Factors to Consider when Picking Executor, Trustees and POAs

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November 15, 2022 •  The Estate & Elder Law Center of Southside Virginia, PLLC
One of the biggest challenges that clients encounter during the process is deciding who to appoint as their trustees, powers of attorney, health care surrogates and executors.
Robert W. Haley, managing lawyer
Robert W. Haley
Certified Elder Law Attorney® Robert W. Haley brings over 27 years of legal expertise and knowledge to his firm, which concentrates solely on the areas of elder law, estate planning (Last Will & Testaments, Durable Powers of Attorney, Health Care Powers of Attorney, Living Wills, Trusts, etc.,.) Asset Protection/Medicaid Planning and fiduciary services. For many years, Robert practiced in real estate law, and in general practice, but decided to narrow his focus to elder law and estate planning when he realized the tremendous need for proper planning to be filled in Southside Virginia.

There are many factors to consider when picking executor, trustee and POAs when working on your estate plan! Having your estate planning documents properly created with an experienced professional like a certified elder law attorney is just as important, as is naming the people who will be putting your estate plan into action! A key sticking point is often deciding who is the right person for the role, says an article from Nasdaq titled “Estate Planning: 5 Tips to Pick Trustees, Executors and POAs.” It helps to stop thinking about how people will feel if they are not selected and focus instead on their critical thinking and decision-making abilities.

Consider who will have the time to help. Having adult children who are highly successful in their professions is wonderful. However, if they are extremely busy running a business, leading an organization, etc., will their busy schedules allow the flexibility to help? A daughter with twins may love you to the moon and back. However, will she be able to handle the tasks of estate administration/probate?

Take these appointments seriously. Selecting someone on an arbitrary basis is asking for trouble. Just because one child is older doesn’t necessarily mean they are better capable of managing your estate. Making a decision based on gender can be equally flawed. Naming agents and executors with financial acumen is more important than giving your creative child the chance to learn how to manage money through the trial and error of your estate.

Don’t make the process more complicated. There are many families where parents name all the siblings to act on their behalf, so no one feels left out. This usually turns into an estate disaster. An odd number of siblings can lead to one group winning decisions by sheer numbers, while aggressive, win-at-all-costs siblings—even if it’s just two of them—can lead to delayed decisions and long-reaching family divisions.

Name the right person for right now. Younger people who don’t yet have children often aren’t sure who their best agent might be. Picking a parent may become problematic, if the parent becomes sick or dies. Naming a close friend in your thirties may need updating if your friendship wanes. Make it simple: appoint the best person for today, with the caveat of updating your agents and documents as time goes on and circumstances change. Remember, circumstances always change.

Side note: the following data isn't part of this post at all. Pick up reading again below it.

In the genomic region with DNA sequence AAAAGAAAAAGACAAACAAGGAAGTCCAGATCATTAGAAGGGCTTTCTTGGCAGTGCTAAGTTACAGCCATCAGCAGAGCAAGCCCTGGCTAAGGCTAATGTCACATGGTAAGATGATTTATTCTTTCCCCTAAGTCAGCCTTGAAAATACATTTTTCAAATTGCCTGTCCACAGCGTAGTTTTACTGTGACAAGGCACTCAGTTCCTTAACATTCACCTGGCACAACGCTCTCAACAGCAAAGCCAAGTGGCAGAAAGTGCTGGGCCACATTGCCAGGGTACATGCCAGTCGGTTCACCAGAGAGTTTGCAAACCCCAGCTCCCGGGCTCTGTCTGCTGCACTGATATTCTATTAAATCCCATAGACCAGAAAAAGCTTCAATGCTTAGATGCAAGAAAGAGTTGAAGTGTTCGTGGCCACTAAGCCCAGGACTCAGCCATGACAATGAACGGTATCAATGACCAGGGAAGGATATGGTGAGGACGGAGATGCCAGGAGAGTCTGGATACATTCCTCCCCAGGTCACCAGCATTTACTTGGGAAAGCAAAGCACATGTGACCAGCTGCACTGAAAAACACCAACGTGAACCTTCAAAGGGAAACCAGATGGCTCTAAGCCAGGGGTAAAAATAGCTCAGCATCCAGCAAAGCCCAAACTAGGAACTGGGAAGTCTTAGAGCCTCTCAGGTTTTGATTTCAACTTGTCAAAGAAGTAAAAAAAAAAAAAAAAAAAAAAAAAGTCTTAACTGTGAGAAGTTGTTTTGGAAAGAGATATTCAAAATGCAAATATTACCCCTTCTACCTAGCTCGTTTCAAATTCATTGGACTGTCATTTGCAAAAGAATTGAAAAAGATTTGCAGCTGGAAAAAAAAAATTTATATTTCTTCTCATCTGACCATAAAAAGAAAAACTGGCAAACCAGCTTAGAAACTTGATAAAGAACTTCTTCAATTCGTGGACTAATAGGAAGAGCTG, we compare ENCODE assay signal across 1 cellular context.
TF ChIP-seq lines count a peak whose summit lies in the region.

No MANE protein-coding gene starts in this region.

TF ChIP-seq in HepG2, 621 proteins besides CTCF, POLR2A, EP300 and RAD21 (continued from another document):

Consider the value of a professional trustee or fiduciary. The best person to be a trustee on a trust, executor or power of attorney may not always be a family member or friend. If a trustee is one sibling and the beneficiary of the trust is another sibling who can’t manage money, the relationship could suffer. If a large estate includes generational trusts and complex ownership structures, a professional may be better suited to deal with management and tax issues.

Mr. Haley himself goes through continued training and education towards this end, should he be asked to fill these roles in a client's estate planning situation. This is something that does occur from time-to-time when there is no one fitting to serve in a family situation,  as estate administration and probate situations have become more and more complex!  Having an objective 'third party' fill these important roles like an elder law attorney instead of a family member who may be already dealing with tense or unpredictable family dynamics can often be a better alternative. An elder law attorney experienced in fiduciary matters handling an estate can certainly make things far more easier!

The value of having an estate plan cannot be overstated. However, the importance of who will be appointed to oversee and administer the estate is equally important. The success of an estate plan often rests on the people who are assigned to handle their respective tasks. It is crucial they all do their due diligence!

So, when thinking about factors to consider when picking executor, trustee and POAs, be candid and open when speaking with an experienced estate planning attorney in a consultation about the people in your life and their abilities to manage their given roles.

If you or a loved one are concerned about issues with situations like this in estate planning and elder law concerns including Asset Protection/Medicaid Planning and questions regarding long-term care and the nursing home, reach out to us!  Book a call with us on our website: www.VAElderLaw.com to see how we can help! We have offices in BassettDanville and Lynchburg to serve you.

Reference: nasdaq (Sep. 4, 2022) “Estate Planning: 5 Tips to Pick Trustees, Executors and POAs”

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